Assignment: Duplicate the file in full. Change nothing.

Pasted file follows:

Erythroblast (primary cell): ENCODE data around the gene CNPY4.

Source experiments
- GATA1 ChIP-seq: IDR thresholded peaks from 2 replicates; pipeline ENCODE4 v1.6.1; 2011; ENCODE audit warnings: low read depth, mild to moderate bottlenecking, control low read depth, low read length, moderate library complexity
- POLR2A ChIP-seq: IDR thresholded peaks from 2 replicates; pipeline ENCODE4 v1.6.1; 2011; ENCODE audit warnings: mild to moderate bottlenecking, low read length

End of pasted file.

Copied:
Erythroblast (primary cell): ENCODE data around the gene CNPY4.

Source experiments
- GATA1 ChIP-seq: IDR thresholded peaks from 2 replicates; pipeline ENCODE4 v1.6.1; 2011; ENCODE audit warnings: low read depth, mild to moderate bottlenecking, control low read depth, low read length, moderate library complexity
- POLR2A ChIP-seq: IDR thresholded peaks from 2 replicates; pipeline ENCODE4 v1.6.1; 2011; ENCODE audit warnings: mild to moderate bottlenecking, low read length